snikwad guest

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    bradley01 guest

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    Just a note...
    The OP of that post said "and yes, I do drive my car hard and on heavy traffic conditions, not highway".

    So it makes a difference on your driving conditions. If you drive normally and not in high traffic, then you are NOT going to see results like this. Additionally, the guy lives in Mexico and even stated himself that his post needed to be taken with a grain of salt. Heck, BMW made special considerations for Mexico cars. I can go show you pics of a valve train that has seen 10k mile oil changes (and some moderately hard driving) for over 100k miles! The stuff does work! Please don't go scaring people with extreme instances with totally different circumstances. We need to understand the OP's circumstances and then recommend a solution based on such circumstances.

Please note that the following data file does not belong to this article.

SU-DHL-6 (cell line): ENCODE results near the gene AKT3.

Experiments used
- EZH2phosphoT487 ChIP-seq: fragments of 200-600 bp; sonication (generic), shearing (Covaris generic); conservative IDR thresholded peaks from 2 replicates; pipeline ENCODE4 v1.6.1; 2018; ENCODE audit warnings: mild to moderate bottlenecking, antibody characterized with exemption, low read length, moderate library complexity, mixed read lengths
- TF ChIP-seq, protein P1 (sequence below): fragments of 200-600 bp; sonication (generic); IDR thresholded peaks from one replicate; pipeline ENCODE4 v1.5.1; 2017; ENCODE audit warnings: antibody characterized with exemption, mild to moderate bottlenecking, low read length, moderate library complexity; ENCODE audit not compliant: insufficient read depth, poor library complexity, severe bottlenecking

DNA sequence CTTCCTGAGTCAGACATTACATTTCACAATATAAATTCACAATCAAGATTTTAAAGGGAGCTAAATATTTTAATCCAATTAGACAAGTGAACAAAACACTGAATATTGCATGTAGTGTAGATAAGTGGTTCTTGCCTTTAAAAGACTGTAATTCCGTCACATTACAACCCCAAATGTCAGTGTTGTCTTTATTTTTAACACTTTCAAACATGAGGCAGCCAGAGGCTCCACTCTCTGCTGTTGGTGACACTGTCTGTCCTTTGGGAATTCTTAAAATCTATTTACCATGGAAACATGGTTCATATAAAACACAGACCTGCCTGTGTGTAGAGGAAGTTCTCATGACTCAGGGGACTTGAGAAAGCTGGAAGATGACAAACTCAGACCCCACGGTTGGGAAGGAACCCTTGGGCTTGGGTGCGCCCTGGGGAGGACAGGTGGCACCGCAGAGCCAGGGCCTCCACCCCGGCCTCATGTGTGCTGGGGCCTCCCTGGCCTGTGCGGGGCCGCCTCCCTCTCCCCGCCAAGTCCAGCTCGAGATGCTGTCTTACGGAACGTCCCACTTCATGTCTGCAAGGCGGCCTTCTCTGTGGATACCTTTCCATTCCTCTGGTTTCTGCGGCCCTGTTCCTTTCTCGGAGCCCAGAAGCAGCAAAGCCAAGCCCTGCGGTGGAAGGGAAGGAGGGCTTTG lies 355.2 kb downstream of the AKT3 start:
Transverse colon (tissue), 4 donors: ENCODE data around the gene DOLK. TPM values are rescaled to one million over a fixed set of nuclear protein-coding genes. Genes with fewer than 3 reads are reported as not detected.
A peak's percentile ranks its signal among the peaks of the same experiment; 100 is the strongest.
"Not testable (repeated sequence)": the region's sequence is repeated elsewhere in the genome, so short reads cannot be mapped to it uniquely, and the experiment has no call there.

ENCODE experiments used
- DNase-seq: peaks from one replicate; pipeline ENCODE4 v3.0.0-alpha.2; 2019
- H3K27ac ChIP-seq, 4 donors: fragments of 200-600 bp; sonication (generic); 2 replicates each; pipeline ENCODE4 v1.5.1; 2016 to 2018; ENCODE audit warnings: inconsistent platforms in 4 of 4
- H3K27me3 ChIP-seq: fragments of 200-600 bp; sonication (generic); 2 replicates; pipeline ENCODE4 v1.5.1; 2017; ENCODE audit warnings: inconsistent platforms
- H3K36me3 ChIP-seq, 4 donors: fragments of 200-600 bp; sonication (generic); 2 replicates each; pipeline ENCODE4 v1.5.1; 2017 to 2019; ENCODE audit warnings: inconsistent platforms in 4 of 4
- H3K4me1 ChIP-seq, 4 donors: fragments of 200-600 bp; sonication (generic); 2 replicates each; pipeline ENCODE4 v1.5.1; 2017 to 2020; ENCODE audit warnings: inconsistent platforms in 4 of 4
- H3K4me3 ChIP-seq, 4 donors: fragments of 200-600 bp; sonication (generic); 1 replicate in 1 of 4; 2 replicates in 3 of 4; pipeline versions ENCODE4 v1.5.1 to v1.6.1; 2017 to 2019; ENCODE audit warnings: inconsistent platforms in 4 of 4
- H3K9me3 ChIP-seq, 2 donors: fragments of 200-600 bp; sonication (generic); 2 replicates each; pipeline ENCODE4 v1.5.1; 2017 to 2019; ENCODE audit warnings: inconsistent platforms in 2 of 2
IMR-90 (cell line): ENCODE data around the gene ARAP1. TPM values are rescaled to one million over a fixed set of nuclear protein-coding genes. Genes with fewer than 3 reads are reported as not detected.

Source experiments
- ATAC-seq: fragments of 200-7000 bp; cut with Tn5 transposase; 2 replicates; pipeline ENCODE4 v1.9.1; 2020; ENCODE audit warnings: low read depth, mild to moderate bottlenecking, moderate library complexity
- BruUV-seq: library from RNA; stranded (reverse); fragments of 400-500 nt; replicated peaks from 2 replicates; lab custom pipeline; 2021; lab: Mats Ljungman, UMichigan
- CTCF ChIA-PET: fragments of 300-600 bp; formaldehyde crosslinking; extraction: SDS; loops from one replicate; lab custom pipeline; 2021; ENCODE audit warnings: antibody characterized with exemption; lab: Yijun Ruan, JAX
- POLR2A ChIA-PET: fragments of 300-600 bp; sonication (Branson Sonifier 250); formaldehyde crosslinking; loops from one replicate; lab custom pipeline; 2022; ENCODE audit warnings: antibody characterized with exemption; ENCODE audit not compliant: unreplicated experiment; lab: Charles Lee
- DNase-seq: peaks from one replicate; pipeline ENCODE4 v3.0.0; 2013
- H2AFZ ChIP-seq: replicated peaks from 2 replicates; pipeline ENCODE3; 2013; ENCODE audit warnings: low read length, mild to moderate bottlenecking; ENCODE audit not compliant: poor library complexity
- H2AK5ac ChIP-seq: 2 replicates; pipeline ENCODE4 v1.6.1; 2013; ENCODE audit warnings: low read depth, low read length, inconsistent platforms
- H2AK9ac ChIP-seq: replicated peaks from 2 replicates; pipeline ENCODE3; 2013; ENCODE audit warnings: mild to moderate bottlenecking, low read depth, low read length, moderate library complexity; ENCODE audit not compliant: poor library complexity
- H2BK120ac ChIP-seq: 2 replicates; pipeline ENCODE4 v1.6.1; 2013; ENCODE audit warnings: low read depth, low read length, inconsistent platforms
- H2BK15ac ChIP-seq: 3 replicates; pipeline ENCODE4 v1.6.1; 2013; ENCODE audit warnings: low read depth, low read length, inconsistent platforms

bradley01 guest

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    This says it all...

    "That is what PEMEX fuel does to people's engines...

    Personal experience with 2001 Chevy Tahoe... It had 35,000 miles, we took it on a road trip to Mazatlan, had to put PEMEX (mexico's only fuel). When we got back, we noticed an extremely rough idle, to the point where the engine would stall... We took it to dealership, they found the craploads of sludge, did a full flush of the engine, and it was fixed...temporarily, because it came back in like 2 weeks. Today, it has 54,000 miles, and the problem still persists, even with repeated trips to the dealership. We will never put a drop of PEMEX fuel in any of our vehicles since that roadtrip...